At filigree structures as well as intersections of planes several individual supports are generated because of the separate surface compounds in the CAD-model. The individual supports can be closely adjacent to each other and/or intersect or penetrate each other. For exposing the supporting structure the contour lines of the individual supports are scanned at an extremely small spacing which causes them to melt together. It is not possible or very difficult to remove the thus produced supporting structure without destroying the component.

In order to prevent the closely adjacent contour lines of individual supports from melting together, it is possible to scan the supports without contour. In this case, however, the exposure of the supports must be very hard i.e. a high degree of solidification must be produced to prevent the supports from fraying at the edges. Again, it is very labour-intensive to remove the thus produced supporting structure from the component, or it may even be impossible to remove it without destruction thereof. The DE 43 09 524 discloses a method for producing a three-dimensional object whereby the entire object or each layer of the object to be formed, respectively, is decomposed into an inner core region and an outer envelope region and the irradiation is controlled in the core region and in the envelope region so as to produce different characteristics in both regions. The decomposition of the object to be formed into an envelope region and a core region is made in a computer. Object data corresponding to the decomposition of the object to be formed into core and envelope region are provided to a further computer which controls an irradiation device for solidifying the layers of the object to be formed. The decomposition allows to construct an object using constructional forms which are different from each other and advantageous corresponding to the respective requirements.

The WO 94/07 681 discloses a method for producing a three-dimensional object by successive solidification of overlying layers of the object, whereby at first partial regions of a layer are solidified and joined with respective partial regions of the previously solidified layer therebelow to form multilayered cells and thereafter adjacent partial regions of one layer are joined by solidifying narrow web regions. It is thereby intended to reduce the deformation of the object.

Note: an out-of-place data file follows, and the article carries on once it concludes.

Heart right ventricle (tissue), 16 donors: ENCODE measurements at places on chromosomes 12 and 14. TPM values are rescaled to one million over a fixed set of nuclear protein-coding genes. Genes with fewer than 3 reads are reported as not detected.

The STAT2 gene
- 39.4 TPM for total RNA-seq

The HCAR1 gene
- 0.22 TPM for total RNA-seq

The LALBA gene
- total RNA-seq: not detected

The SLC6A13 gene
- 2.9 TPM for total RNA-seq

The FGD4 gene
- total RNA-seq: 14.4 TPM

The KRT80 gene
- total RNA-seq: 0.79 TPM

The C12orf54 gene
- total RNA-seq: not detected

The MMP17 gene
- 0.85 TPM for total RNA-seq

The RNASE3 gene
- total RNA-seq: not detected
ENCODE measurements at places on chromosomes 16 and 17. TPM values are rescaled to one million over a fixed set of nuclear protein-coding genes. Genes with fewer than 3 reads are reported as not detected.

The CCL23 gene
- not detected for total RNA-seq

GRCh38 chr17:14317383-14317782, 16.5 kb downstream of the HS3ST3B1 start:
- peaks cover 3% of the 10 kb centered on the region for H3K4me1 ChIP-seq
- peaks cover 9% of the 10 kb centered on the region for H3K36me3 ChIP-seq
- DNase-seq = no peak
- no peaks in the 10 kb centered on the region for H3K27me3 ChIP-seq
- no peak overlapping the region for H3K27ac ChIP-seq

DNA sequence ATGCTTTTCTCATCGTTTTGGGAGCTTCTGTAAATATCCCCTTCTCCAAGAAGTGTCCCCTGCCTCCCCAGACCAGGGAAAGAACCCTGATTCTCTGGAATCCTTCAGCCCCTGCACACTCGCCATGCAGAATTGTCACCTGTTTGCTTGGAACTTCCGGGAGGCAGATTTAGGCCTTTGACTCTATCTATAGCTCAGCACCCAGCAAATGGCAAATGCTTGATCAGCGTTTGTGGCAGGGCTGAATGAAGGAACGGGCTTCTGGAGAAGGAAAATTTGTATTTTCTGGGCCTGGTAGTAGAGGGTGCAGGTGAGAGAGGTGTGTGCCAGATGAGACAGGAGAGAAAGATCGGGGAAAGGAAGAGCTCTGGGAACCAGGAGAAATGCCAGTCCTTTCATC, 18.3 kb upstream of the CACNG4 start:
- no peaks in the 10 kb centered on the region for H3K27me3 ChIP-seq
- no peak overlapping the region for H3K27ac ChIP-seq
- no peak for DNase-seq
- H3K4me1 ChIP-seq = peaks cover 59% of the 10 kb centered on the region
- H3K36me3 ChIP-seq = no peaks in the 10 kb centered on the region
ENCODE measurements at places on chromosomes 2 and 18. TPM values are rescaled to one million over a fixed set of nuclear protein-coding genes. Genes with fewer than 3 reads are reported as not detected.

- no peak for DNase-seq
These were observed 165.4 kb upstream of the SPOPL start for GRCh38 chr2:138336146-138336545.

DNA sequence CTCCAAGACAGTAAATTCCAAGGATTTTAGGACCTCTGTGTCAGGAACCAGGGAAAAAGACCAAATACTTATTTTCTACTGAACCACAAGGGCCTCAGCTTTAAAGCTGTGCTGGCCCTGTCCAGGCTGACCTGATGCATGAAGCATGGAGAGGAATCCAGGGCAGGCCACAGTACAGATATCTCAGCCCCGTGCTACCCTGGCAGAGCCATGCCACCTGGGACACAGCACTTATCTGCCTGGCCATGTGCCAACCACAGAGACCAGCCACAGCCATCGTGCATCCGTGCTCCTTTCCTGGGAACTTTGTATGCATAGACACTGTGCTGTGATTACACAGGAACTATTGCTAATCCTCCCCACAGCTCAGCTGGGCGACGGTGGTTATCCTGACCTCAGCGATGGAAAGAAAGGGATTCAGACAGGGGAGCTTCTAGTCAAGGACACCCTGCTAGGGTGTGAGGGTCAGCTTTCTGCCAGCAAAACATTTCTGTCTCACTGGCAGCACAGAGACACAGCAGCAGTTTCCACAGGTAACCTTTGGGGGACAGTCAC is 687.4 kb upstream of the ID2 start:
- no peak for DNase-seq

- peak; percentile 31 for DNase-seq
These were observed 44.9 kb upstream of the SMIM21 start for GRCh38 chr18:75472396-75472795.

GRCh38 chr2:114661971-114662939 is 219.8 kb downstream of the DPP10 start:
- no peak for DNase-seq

SUMMARY OF THE INVENTION

It is the object of the invention to provide a method for producing a three-dimensional object wherein a supporting structure produced simultaneously with the object has a homogeneous texture, the supporting structure can be produced in a short time and easily removed from the object after finishing the same.

This object is achieved by a method for producing a three-dimensional object that includes successive solidification of individual layers of a curable liquid or powder material under the influence of electromagnetic irradiation. A supporting structure for supporting the object is co-solidified together with the object. Furthermore, the supporting structure is decomposed in a three-dimensional manner into an inner core region and an outer envelope region, and the irradiation is varied to produce different characteristics in both regions. Further developments are defined in the subclaims.

By decomposing the supporting structure into the core region and the envelope or skin region in a three-dimensional fashion, the produced supporting structure is very homogeneous because no double irradiation or double exposure occurs within the supporting structure. By controlling the irradiation in the envelope region so as to differ from that of the core region the envelope region can be build to produce an easily detachable connection with the object and the core region can be build to produce a sufficiently stable supporting structure in a short construction time and to take up strain forces when forming the object with a low deformation of the supporting structure .

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Classifications
U.S. Classification264/401, 700/120, 700/119, 264/497, 425/174.4, 264/308
International ClassificationB29C67/00
Cooperative ClassificationB29C67/0092, B29C67/0077, B29C67/0066
European ClassificationB29C67/00R2D2, B29C67/00R4B, B29C67/00R8D
Legal Events
DateCodeEventDescription
Jun 26, 2007FPExpired due to failure to pay maintenance fee
Effective date: 20070427
Apr 27, 2007LAPSLapse for failure to pay maintenance fees
Nov 15, 2006REMIMaintenance fee reminder mailed
Mar 3, 2003FPAYFee payment
Year of fee payment: 4
Mar 3, 2003SULPSurcharge for late payment
Jun 2, 1998ASAssignment
Owner name: 3D SYSTEMS, INC., CALIFORNIA
Free format text: ASSIGNMENT OF ASSIGNORS INTEREST;ASSIGNOR:EOS GMBH, ELECTRO OPTICAL SYSTEMS;REEL/FRAME:009245/0598
Effective date: 19980511
Apr 17, 1997ASAssignment
Owner name: EOS GMBH ELECTRO OPTICAL SYSTEMS, GERMANY
Free format text: ASSIGNMENT OF ASSIGNORS INTEREST;ASSIGNORS:FRUTH, CARL;LANGER, HANS;REEL/FRAME:008830/0468
Effective date: 19961002